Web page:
• Brands, Hal. Latin America’s Cold War. Cambridge, MA: Harvard University Press, 2010.

    Based on multinational archival research, this is a survey of the Cold War in Latin America that puts forth the traditional thesis that the Cuban Revolution in 1959 spawned superpower competition in the region—along with the radicalization of both the political Left and Right. Updated version of the argument first advanced by Castañeda 1993 that posits blame on the armed New Left for provoking state terror and the emergence of dictatorial regimes.

  • Carr, Barry, and Steve Ellner, eds. The Latin American Left: From the Fall of Allende to Perestroika. Boulder, CO: Westview, 1993.

    An assortment of contributions that trace the performance of the Latin American Left (defined in party, electoral, and union terms) in the last decades of the Cold War. Essays focus on Argentina, Bolivia, Brazil, Chile, Colombia, El Salvador, Mexico, Peru, and Venezuela to collectively argue that the Latin American Left emerged ready to engage a democratic, postdictatorship era. Good for undergraduates and scholars.

  • Castañeda, Jorge. Utopia Unarmed: The Latin American Left after the Cold War. New York: Vintage, 1993.

    Foundational text that presents the traditional thesis on the armed New Left: guerrilla groups, largely disconnected from popular support, waged suicidal war against states only to provoke terror and the emergence of military dictatorships. Also presents Cuba as the “crucible” for the vast majority of armed groups. Argues that the armed Left interrupted the emergence of organic social democracies.

  • Gould, Jeffrey L. “Solidarity Under Siege: The Latin American Left, 1968.” American Historical Review 114.2 (2009): 348–375.

    DOI: 10.1086/ahr.114.2.348

    A transnational analysis of the 1968 protest movements that took place in Brazil, Mexico, and Uruguay. Presents the movements as constituted by both the New and Old Left, even as the New Left criticized the reformist, authoritarian tendencies of Communist parties. A utopian ethos of solidarity and egalitarianism fused both the Old and New Left in their struggle against authoritarian regimes.

  • Grandin, Greg. The Last Colonial Massacre: Latin America in the Cold War. Chicago: University of Chicago Press, 2004.

    Forceful response to the traditional thesis regarding the armed New Left. Dates the beginning of the Cold War to the late 1940s, when US-aided dictatorships around the region deposed nascent social democracies. Such acts, along with state terror, radicalized an entire generation during the 1950s and 1960s—some choosing armed struggle as a political option. Uses Guatemala as a case study.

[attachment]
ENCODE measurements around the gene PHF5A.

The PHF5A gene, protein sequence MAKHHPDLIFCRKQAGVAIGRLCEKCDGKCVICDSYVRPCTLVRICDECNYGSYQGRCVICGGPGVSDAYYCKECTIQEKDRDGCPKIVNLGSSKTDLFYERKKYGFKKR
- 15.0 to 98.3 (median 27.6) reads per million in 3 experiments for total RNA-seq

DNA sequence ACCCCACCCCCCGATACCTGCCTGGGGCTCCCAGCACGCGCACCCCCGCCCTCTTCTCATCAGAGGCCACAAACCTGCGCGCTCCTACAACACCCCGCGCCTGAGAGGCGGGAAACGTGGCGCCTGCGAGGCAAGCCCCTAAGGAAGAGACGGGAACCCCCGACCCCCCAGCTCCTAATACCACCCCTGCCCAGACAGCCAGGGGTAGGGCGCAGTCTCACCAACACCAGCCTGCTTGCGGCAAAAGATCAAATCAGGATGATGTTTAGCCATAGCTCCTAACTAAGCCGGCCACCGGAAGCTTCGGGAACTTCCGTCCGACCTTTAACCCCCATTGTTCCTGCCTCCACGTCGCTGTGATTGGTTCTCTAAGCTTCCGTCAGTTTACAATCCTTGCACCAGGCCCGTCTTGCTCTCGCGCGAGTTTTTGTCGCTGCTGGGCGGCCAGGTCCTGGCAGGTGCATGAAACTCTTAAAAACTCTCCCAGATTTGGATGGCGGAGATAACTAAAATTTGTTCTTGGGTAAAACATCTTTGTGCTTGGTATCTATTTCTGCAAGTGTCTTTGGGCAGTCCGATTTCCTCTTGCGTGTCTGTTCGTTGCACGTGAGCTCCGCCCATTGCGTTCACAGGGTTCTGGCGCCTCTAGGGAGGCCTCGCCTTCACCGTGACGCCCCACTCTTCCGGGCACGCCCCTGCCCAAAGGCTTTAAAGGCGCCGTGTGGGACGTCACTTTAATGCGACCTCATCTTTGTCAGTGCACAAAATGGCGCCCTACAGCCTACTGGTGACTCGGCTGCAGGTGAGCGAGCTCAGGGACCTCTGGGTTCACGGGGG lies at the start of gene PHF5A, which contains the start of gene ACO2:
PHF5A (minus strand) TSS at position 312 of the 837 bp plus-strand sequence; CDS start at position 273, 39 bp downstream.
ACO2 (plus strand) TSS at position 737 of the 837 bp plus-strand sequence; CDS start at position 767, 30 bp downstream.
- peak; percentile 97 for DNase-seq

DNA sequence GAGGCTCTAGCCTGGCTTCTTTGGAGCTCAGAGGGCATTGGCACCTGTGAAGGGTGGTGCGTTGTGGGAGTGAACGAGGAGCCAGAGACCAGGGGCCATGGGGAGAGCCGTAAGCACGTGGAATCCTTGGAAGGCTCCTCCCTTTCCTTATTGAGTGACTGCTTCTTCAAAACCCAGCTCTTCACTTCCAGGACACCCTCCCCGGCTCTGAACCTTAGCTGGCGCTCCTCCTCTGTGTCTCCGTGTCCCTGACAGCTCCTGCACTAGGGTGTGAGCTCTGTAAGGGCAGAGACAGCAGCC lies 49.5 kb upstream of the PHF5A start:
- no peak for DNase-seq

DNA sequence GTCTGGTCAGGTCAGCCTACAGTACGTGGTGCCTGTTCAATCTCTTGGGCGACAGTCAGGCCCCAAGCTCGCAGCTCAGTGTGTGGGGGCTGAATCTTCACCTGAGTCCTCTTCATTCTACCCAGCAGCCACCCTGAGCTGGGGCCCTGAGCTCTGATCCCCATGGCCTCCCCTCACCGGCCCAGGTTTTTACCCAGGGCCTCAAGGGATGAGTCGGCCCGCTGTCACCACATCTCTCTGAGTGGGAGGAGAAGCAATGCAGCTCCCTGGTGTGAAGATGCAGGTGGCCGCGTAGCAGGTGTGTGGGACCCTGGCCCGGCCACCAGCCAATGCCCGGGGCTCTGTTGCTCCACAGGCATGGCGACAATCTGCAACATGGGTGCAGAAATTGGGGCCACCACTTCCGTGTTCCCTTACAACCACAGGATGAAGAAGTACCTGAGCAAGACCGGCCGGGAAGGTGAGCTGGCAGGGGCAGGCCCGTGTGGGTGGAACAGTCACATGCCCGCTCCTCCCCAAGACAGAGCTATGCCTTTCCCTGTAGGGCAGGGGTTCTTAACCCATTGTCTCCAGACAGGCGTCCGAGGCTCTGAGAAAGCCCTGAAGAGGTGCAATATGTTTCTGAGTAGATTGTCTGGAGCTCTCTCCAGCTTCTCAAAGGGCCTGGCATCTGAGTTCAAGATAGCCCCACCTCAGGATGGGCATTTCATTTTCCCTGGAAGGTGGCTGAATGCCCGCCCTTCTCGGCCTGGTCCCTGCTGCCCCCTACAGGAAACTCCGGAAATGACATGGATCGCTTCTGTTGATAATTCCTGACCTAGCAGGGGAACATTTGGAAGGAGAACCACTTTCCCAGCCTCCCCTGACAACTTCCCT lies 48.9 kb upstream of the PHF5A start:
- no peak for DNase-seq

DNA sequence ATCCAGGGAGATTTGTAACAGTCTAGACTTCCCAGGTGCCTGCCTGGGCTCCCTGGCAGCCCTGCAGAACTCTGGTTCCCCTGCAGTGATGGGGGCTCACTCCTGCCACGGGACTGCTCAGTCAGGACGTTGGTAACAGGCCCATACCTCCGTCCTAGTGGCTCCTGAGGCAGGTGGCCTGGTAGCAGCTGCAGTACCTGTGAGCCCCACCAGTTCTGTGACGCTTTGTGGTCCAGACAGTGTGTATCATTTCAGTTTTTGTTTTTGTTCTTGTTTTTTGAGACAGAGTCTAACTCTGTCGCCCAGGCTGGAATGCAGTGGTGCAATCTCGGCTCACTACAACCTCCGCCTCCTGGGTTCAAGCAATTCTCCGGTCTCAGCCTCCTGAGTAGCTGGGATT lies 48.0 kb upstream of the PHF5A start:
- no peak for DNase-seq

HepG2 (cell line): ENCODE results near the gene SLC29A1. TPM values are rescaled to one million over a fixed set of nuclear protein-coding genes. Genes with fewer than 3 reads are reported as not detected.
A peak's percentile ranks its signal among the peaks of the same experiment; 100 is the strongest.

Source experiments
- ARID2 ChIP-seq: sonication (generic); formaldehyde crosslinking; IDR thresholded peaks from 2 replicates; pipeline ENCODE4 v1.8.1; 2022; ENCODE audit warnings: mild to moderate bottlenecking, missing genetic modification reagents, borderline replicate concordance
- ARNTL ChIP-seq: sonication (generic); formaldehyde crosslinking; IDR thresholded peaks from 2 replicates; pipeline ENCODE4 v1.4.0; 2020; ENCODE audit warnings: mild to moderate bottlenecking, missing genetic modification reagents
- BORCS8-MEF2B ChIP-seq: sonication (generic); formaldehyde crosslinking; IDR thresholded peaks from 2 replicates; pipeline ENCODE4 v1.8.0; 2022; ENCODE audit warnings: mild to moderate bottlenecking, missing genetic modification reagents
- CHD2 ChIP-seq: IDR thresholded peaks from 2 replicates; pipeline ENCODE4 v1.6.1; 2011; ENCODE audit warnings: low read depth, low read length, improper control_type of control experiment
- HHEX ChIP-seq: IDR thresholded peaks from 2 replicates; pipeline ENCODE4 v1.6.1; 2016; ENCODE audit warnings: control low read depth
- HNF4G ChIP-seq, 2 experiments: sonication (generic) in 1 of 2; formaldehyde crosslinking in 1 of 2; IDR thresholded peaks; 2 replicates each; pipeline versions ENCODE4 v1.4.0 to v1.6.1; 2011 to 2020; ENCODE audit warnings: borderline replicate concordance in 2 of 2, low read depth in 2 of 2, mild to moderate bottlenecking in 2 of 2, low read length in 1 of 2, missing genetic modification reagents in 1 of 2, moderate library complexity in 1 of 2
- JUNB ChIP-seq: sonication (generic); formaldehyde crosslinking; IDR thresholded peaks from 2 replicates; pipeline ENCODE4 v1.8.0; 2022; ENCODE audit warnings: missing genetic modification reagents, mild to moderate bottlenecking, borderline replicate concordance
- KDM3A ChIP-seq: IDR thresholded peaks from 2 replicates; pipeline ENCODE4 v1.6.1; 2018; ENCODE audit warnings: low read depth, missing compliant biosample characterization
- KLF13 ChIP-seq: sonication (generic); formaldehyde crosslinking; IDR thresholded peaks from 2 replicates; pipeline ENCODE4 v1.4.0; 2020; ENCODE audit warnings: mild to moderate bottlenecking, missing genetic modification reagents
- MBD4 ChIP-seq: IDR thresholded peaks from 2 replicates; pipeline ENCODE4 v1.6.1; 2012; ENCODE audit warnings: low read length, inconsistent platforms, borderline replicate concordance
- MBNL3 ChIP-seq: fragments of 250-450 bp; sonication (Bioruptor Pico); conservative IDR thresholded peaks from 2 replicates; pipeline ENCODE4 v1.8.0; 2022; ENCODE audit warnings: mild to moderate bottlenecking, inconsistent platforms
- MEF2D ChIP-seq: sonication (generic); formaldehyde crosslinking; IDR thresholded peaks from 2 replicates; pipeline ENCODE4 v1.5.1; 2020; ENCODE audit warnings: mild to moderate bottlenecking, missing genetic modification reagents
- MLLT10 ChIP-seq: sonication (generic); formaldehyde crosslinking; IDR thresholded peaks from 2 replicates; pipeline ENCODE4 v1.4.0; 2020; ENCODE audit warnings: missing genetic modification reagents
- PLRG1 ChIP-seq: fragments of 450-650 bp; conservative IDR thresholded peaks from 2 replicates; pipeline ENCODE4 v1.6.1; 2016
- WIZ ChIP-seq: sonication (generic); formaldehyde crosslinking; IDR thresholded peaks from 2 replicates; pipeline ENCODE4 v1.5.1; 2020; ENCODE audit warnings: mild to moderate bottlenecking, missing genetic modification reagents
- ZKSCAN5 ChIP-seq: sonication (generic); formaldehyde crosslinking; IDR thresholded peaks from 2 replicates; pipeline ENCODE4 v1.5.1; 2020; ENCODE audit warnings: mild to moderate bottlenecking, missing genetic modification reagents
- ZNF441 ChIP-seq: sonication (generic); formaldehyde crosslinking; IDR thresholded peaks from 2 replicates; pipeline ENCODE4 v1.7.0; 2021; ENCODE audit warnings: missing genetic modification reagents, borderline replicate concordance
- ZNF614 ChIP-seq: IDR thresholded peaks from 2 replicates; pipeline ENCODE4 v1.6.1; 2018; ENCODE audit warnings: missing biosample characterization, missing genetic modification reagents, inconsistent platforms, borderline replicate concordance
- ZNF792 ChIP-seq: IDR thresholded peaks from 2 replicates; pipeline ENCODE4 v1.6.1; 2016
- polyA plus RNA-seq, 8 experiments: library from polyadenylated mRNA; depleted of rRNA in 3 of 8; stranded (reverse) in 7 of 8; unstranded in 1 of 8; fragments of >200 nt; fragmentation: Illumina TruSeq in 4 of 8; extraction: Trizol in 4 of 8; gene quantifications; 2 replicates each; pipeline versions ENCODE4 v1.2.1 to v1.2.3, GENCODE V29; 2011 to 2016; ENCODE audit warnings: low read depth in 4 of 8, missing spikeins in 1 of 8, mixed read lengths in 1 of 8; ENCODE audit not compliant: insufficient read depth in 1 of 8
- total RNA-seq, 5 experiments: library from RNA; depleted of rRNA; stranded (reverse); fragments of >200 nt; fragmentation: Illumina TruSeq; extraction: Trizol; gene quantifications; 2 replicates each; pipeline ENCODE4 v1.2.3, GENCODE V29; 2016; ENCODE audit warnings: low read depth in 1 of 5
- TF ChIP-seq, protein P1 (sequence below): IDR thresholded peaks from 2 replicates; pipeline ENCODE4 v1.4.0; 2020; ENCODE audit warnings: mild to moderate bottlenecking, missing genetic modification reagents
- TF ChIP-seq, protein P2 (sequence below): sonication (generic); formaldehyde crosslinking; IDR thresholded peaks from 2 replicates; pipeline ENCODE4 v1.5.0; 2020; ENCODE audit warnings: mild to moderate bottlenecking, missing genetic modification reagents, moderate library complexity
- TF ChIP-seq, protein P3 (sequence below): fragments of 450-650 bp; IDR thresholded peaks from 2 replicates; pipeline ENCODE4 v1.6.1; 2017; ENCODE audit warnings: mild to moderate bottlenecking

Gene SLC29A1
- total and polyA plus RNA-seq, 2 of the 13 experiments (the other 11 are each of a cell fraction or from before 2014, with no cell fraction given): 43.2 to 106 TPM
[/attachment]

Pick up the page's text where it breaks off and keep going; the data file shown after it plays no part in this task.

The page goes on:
• Sorenson, Diana. A Turbulent Decade Remembered: Scenes from the Latin American Sixties. Stanford, CA: Stanford University Press, 2007.

    Cultural-literary history of Latin America after 1959 that focuses on specific moments—the Cuban Revolution and 1968 Tlatelolco student massacre, for example—and their impact on writers and intellectuals. Argues that the politics of the 1960s were defined by a tension that existed between the desire for utopia (unleashed by the Cuban Revolution) and the recovery of past cultural memory.

  • Wright, Thomas C. Latin America in the Era of the Cuban Revolution. Westport, CT: Praeger, 1991.

    A broad-ranging study based on secondary sources that traces the history of the Cuban Revolution and its effect on US foreign policy in Latin America and on other revolutionary movements in Latin America, including Peru under the revolutionary military officers, Allende’s Chile, and the Nicaraguan Sandinistas. Useful for undergraduate courses on the subject.

  • Zolov, Eric. “Expanding our Conceptual Horizons: The Shift from an Old to a New Left in Latin America.” A Contracorriente 5.2 (2008): 47–73.

    Foundational text that calls for broadening the “conceptual” definition of the Latin American New Left beyond its armed manifestations. Uses historiographical arguments on the US New Left to press for a definition of the Latin American New Left that highlights linkages between armed and nonarmed constituents. Evinces argument by delineating the shift from Old to New Left in 1950s and 1960s Mexico.